Aim: Would a stranger be helped if people believed they had something in commonMethod: Stuntman fell over in front of Man U fans in a Man U shirt and then again in a Liverpool shirt
    Results: Man U shirt helped every time and Liverpool shirt left to help himself every time.Conclusion: Less likely to help out-group members. 

Slide 10

    Tajfel 1970
    Aim: To show how easily people discriminate against out-groupsMethod: 14-15 yr old boys randomly into 2 groups and given a game.  Had to award points in pairs. Most points won.
    Results: Points were awarded by choosing pairings that created the most difference.Conclusion: Discrimination occurs towards the out-group

Slide 11

    Evaluating Tajfel
    Negatives Only boys used so what about generalising? Ages were 14-15 so again what about other ages? Groups were artificially created
    PositivesOther studies using all ages and gender have replicated and supported Tajfel

Slide 12

    Aronson 2000 Jigsaw Method
    Aim: Elimination of prejudice between black and white students in a school in TexasMethod: Students placed in mixed groups and each are given responsibility for a part of the lesson. They need to be experts in their part and pass it on to the others.
    Results: Each student reported enhanced self esteem, increased liking for classmates and improved perceptions of the other racial group.Conclusion: Expert groups/jigsaw method reduced prejudice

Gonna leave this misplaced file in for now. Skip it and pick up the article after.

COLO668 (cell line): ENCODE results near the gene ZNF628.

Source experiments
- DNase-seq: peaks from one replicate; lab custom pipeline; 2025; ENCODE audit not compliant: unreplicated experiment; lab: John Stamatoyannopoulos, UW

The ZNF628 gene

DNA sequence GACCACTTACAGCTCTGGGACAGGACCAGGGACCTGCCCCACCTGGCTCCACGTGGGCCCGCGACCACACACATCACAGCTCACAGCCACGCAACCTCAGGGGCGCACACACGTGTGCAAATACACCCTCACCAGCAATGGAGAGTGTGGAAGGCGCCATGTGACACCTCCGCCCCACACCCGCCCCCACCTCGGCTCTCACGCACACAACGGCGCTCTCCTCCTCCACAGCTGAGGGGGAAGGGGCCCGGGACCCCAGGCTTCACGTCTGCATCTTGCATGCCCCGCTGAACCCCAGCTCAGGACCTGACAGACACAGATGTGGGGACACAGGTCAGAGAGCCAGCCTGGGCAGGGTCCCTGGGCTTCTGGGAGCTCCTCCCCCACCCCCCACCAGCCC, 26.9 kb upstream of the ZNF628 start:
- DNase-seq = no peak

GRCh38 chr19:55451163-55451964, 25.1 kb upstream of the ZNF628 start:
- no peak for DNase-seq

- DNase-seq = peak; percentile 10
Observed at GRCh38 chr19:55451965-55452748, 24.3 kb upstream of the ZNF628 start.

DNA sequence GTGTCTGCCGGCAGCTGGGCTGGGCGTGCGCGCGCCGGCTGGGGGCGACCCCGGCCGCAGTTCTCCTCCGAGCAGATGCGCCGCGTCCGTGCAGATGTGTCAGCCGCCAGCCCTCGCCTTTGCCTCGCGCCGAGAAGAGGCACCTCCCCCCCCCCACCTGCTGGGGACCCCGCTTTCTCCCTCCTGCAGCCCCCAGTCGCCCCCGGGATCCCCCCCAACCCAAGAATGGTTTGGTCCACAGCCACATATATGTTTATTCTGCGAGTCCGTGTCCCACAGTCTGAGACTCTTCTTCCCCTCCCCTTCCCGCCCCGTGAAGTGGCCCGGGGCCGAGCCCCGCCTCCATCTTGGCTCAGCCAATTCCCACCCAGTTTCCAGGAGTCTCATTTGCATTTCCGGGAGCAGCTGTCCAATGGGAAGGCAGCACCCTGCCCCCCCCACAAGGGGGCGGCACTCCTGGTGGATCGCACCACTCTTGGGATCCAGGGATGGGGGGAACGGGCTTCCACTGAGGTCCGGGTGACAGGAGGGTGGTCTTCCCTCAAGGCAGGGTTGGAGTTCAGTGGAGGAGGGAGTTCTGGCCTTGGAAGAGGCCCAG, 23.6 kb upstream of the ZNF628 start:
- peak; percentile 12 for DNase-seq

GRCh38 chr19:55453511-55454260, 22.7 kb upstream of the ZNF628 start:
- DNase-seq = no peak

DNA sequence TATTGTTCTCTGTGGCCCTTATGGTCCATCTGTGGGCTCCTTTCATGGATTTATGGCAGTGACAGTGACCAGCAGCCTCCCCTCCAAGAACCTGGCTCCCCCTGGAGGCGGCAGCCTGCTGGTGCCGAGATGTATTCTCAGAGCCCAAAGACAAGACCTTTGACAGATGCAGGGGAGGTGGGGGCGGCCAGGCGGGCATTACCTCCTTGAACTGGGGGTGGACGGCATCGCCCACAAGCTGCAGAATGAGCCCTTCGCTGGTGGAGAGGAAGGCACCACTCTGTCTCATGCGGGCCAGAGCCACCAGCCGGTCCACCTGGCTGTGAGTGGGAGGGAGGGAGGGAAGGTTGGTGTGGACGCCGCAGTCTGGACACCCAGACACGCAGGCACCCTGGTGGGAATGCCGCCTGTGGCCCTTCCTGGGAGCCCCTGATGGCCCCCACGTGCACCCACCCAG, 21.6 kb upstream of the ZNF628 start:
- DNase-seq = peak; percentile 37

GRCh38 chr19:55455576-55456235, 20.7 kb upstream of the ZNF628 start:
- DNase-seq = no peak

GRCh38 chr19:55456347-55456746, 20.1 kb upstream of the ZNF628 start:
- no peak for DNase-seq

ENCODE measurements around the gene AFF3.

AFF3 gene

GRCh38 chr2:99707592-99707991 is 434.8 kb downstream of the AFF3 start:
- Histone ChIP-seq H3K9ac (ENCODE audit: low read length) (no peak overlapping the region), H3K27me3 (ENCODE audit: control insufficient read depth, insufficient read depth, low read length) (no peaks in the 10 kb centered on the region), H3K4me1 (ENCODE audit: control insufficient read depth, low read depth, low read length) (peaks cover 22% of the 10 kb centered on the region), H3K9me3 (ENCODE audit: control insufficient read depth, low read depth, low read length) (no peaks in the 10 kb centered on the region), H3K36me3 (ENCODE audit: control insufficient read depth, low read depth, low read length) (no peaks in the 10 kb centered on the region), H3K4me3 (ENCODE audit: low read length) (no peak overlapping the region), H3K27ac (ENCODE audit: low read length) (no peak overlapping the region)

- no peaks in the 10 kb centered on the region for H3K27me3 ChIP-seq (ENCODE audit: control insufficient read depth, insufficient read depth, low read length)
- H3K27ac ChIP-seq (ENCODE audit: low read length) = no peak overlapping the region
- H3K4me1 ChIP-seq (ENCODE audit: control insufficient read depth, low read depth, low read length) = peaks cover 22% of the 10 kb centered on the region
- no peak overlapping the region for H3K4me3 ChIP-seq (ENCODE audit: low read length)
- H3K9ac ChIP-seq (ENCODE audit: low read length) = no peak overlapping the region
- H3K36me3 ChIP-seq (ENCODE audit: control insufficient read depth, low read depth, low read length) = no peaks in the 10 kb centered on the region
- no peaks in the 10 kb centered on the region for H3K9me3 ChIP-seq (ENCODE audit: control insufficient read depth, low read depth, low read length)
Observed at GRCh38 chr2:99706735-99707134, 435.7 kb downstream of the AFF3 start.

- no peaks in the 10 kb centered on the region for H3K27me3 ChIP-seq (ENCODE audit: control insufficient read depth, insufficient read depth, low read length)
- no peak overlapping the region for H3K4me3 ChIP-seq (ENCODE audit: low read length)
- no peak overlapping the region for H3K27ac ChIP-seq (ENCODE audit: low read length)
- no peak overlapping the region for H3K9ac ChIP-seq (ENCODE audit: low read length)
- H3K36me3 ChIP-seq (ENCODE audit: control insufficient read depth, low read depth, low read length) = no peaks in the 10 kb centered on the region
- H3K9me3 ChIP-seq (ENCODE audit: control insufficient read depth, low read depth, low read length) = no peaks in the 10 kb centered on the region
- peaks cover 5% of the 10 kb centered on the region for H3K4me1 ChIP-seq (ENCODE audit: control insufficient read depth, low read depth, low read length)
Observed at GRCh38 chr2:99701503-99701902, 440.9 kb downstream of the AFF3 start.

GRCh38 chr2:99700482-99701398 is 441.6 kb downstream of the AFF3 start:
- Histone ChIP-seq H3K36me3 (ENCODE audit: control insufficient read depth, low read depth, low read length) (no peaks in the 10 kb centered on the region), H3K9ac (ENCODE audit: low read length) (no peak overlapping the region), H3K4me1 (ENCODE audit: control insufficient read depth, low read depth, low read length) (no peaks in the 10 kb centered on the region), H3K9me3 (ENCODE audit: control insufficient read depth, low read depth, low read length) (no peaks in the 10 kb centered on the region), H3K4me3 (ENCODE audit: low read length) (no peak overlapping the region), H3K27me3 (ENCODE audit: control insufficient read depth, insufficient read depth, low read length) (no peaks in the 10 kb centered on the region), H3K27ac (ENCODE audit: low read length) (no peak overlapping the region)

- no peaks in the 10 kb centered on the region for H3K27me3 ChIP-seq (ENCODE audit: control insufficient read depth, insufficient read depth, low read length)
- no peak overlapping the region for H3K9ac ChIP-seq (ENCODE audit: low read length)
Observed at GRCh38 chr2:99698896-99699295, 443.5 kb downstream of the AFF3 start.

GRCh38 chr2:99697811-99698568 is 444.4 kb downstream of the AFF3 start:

Slide 13

    Elliot 1970
    Aim: To teach her students what discrimination felt like (just after MLK assassination)Method: Blue eyed blondes were told they were clever and special and the other children were not and were excluded from using facilities. The next day she reversed this
    Results: Day 1 showed smug behaviours from group A and sad from group B. On the next day this reversed.Conclusion: Elliott believed this experience would influence tolerant behaviour towards others

Slide 14

    More on Elliott
    The children she taught had never met anyone a different colour to themselves She wanted them to experience what it felt like to be judged on a physical characteristic over which you had no control Her study is considered to be unethical because of the distress suffered by the children BUT Years later they were much more tolerant and showed more empathy 

Slide 15

    Harwood 2003
    Aim: Investigate childrens views of the elderly  Method: Children and their grandparents were asked about their relationship. Children were also quizzed about views on old people generally.
    Results: Children with regular contact held positive views.Conclusion: Contact with grandparents is a good predictor of a child's attitude towards the elderly.

Slide 16

    3 explanations of prejudice & discrimination
    Adorno=strict critical parents and an authoritarian personality Sherif=competition for scarce resources Tajfel=favouring your in groups and believing them to be superior

Slide 17

    Practical implications
    Sherif=hard to put into practice in real life. Even if the joint task exists how do you get people to take part? Aronson=the work could be applied to schools or workplaces but hard to generalise to other settings Elliott=her method for creating empathy worked but they need to be young when they experience it Harwood=shows that regular contact with grandparents is important